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Treated wood as a viable energy source? There’s life after death for old utility poles

After completing their normal life cycle, treated wood poles become a logistical headache for many utility companies. As landfill space continues to shrink, disposal costs get higher and higher. Even worse, stockpiling old poles in the utility yard becomes a health and safety risk for employees. The underlying problem in the industry as a whole is that there are few alternatives to disposing of old poles that make sense from a logistical or monetary standpoint. At least until now.

Incineration gives new life to old utility poles

There are a couple of reasons why incineration is a viable option for disposing of old poles treated with either creosote or penta (incineration is still not a viable option for CCA-treated poles). First of all, it can be more cost efficient than traditional landfill once you factor in the total associated costs of the latter. Secondly, incineration is an eco-friendly, sustainable option that allows companies to conscientiously recycle wood waste to generate power through EPA-approved incineration facilities.

According to environmental consultant, Stephen Smith, P.E., incineration can be a win-win for utilities and the environment. The former can avoid the escalating costs of traditional disposal methods, and the latter will benefit because there will be less demand for landfill space, less demand for imported fuel, less hazardous pollution, plus a brand new source for competitively priced energy and power. As Smith explains, “treated wood offers approximately 6,000 BTU/pound. Every two tons of treated wood used to generate electricity will replace approximately one ton of coal, or 90 gallons of oil. For every utility pole that is recycled for energy, about 33 gallons of oil are saved.” Consider this: roughly 5-6 million poles are disposed of annually in U.S. If they all were to be disposed of via waste-to-energy incineration, the resultant savings would exceed 178 million gallons of oil.

Waste to energy: it’s a numbers game

Finding new ways to convert treated wood to energy has many people excited—both the utilities who save time and money, as well as environmental engineers who are always looking for new sustainable resources. According to the EPA:

If preserved wood products are beneficially reused for energy, the energy could offset the fossil fuel requirement of approximately 646,000 U.S. citizens or about 0.21 percent of total U.S. fossil fuel requirement. Since the CO2 emissions from wood, a biogenic fuel, are neutral regarding GHG emission impacts, use of this fuel reduces GHG compared to use of equivalent amounts of fossil fuel. The offset to GHG associated with the full utilization of 640 million cubic feet of preserved wood per year would be equal to the annual per capita emissions of approximately 868,000 U.S. citizens or about 0.29% of the U.S. total GHG output. The impact on U.S. landfill capacity is large. Disposal in landfills of 640 million cubic feet per year of preserved wood would equate to approximately nine percent of annual U.S. landfill use.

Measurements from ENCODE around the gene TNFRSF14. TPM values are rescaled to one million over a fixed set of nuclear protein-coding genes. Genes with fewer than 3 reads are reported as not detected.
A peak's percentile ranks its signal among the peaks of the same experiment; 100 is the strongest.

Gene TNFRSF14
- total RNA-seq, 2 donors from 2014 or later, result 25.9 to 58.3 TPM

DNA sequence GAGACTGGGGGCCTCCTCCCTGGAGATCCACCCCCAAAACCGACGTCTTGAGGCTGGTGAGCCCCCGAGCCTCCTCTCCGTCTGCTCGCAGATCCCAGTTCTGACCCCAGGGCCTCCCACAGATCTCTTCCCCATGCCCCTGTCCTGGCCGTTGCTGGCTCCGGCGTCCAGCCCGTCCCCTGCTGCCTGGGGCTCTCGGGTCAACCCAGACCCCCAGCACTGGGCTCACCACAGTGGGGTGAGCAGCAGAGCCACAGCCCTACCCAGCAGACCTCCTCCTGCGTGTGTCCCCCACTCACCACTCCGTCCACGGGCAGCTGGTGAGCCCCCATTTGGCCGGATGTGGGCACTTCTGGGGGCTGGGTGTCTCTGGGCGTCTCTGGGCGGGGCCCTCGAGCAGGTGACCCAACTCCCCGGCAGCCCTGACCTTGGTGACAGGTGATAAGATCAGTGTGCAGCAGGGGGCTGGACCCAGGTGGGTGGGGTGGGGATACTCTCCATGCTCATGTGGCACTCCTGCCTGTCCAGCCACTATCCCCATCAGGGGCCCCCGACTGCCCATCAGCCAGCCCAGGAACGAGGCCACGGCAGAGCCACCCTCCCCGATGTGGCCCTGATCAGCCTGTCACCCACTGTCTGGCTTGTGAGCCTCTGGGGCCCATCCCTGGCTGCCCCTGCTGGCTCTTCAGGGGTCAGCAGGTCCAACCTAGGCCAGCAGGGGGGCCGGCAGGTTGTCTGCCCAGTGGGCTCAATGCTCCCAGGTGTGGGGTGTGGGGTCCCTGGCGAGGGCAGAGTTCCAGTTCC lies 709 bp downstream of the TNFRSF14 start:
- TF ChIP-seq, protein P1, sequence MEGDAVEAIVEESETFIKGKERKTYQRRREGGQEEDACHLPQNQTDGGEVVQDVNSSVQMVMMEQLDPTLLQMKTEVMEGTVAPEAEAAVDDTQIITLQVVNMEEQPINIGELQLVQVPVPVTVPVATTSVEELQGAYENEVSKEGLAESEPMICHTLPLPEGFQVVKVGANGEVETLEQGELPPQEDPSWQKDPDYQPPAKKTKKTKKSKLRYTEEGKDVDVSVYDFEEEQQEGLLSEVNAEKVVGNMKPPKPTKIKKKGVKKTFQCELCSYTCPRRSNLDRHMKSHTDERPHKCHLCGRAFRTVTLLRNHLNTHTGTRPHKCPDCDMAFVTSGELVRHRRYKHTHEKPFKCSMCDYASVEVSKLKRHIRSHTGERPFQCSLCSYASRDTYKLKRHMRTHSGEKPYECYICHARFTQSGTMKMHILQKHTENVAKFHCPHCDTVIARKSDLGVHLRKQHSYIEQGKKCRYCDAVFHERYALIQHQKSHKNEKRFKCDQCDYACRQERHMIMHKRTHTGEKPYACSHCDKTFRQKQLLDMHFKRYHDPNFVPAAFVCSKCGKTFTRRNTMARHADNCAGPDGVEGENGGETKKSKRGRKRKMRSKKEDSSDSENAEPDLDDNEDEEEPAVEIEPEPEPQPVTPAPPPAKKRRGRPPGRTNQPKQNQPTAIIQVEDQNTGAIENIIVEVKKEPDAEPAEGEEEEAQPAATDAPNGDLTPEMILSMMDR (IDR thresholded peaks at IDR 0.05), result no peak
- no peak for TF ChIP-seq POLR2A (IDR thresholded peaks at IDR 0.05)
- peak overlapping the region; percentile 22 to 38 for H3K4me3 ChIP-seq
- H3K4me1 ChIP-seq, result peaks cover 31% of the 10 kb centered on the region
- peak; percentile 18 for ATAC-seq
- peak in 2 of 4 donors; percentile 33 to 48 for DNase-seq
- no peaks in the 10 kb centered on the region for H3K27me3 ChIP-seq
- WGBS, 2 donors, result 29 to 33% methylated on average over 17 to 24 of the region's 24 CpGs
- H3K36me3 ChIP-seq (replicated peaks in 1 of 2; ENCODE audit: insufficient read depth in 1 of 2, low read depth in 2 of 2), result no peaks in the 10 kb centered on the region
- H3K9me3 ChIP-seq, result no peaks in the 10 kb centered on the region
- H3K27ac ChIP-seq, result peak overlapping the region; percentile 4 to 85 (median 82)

Incineration is a viable, long-term option for utilities

The disposal possibilities that incineration provides are compelling, especially in light of the dwindling space available for existing landfill. Though the entire industry agrees that more landfill space is needed, no state is willing (for both political and practical reasons) to raise their hand and say: “we’ll take it—dump all your old treated wood poles in our new hole in the ground.” And although the initial costs of the landfill are typically lower than incineration, the total costs are much lower for incineration when you factor in other associated life-cycle costs: tipping fee, labor, container rental, and hauling. These costs are projected to rise in the future due to the lack of space. In terms of the big picture, the two best things about the incineration option are: 1) it doesn’t require additional space, and 2) the wood can be converted into a new revenue stream of sustainable energy. These two factors alone make incineration a valid option moving forward.

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